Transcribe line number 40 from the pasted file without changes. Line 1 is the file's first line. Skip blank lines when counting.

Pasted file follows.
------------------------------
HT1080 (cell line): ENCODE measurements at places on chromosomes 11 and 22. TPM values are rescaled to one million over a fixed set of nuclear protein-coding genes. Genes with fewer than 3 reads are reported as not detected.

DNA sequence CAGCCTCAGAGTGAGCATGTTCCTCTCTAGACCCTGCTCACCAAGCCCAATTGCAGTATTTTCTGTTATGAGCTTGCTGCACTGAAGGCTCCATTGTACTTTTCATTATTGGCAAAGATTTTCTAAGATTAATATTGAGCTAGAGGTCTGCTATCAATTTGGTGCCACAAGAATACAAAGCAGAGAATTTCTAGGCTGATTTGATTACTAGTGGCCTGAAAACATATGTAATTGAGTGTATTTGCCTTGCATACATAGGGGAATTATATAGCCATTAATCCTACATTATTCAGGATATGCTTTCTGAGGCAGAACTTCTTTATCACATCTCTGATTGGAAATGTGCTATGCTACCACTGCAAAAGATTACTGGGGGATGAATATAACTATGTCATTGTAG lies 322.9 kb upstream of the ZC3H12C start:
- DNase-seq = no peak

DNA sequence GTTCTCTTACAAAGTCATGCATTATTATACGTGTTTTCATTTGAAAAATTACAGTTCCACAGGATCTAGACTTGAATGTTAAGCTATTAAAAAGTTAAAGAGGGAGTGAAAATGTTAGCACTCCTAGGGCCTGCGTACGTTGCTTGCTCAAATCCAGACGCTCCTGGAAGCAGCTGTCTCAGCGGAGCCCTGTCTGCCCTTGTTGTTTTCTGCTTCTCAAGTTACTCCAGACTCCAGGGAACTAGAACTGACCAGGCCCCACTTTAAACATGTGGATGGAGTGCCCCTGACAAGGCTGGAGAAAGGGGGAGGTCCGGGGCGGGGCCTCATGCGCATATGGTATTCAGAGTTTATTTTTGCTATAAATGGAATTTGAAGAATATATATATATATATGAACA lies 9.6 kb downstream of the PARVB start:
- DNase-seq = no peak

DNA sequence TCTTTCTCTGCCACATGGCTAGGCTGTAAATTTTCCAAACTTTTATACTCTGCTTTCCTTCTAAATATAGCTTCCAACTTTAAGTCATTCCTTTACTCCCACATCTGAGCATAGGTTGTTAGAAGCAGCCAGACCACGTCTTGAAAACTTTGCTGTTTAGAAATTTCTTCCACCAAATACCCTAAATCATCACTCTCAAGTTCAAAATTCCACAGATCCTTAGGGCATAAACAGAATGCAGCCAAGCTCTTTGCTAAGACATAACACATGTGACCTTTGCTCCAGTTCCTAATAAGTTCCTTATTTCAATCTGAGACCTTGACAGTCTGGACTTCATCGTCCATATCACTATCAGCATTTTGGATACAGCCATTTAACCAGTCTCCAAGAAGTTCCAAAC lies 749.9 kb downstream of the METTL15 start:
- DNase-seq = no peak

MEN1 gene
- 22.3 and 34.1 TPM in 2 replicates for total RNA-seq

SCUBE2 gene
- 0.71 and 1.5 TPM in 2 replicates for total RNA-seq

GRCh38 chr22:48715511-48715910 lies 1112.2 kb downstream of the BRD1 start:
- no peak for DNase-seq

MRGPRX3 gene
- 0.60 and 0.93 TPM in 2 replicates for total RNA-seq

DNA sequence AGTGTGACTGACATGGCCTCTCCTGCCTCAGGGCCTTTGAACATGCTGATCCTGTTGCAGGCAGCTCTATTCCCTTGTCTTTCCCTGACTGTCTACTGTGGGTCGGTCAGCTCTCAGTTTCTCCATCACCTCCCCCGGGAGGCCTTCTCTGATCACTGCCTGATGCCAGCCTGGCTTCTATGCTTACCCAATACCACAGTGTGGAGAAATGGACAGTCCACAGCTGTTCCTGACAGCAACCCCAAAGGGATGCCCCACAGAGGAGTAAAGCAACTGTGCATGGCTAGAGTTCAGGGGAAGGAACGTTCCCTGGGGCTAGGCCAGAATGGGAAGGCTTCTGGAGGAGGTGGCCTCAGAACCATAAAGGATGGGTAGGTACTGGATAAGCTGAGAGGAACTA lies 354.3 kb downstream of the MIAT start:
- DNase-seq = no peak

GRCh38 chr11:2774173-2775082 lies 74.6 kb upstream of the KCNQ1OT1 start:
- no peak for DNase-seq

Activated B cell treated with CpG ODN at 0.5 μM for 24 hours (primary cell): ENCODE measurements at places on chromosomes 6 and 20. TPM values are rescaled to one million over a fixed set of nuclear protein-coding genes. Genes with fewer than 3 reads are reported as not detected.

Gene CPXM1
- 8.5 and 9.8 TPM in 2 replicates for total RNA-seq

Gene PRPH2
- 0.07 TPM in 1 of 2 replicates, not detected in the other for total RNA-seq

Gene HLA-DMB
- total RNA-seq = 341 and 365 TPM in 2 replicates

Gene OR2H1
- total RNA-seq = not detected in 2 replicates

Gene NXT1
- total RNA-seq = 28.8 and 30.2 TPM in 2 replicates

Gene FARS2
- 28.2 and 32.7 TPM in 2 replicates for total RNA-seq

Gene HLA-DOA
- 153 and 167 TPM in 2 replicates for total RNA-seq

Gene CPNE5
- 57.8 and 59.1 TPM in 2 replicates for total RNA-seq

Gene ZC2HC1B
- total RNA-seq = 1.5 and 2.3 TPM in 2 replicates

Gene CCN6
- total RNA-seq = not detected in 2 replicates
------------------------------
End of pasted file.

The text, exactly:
- total RNA-seq = not detected in 2 replicates